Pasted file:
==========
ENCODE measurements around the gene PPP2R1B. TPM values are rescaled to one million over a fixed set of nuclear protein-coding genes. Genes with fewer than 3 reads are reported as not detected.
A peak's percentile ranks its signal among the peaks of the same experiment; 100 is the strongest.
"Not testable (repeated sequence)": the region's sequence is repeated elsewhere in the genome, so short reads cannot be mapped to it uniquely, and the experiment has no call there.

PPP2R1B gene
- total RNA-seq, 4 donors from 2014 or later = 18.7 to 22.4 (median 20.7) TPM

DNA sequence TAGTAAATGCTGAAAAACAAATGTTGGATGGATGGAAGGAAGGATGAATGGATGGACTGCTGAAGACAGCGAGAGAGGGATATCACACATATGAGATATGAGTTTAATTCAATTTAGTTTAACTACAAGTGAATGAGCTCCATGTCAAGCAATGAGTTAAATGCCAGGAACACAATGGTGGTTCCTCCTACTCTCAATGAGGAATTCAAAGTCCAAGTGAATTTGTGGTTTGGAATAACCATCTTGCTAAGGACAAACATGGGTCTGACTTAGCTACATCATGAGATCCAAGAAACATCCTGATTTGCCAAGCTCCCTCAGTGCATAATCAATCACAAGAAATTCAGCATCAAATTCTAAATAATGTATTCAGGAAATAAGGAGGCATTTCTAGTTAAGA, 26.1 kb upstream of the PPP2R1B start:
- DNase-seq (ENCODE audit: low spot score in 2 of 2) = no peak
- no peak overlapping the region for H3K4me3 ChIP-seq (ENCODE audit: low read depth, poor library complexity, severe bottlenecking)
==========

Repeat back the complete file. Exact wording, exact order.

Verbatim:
ENCODE measurements around the gene PPP2R1B. TPM values are rescaled to one million over a fixed set of nuclear protein-coding genes. Genes with fewer than 3 reads are reported as not detected.
A peak's percentile ranks its signal among the peaks of the same experiment; 100 is the strongest.
"Not testable (repeated sequence)": the region's sequence is repeated elsewhere in the genome, so short reads cannot be mapped to it uniquely, and the experiment has no call there.

PPP2R1B gene
- total RNA-seq, 4 donors from 2014 or later = 18.7 to 22.4 (median 20.7) TPM

DNA sequence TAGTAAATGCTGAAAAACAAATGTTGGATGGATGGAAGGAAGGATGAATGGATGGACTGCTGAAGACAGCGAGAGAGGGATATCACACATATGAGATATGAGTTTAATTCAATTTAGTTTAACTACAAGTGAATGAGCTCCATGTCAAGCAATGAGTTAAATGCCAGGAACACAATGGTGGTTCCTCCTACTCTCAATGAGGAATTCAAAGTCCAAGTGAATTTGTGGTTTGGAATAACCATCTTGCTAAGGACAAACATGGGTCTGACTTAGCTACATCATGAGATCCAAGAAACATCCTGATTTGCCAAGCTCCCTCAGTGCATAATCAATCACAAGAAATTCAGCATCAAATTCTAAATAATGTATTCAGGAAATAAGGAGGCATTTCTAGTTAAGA, 26.1 kb upstream of the PPP2R1B start:
- DNase-seq (ENCODE audit: low spot score in 2 of 2) = no peak
- no peak overlapping the region for H3K4me3 ChIP-seq (ENCODE audit: low read depth, poor library complexity, severe bottlenecking)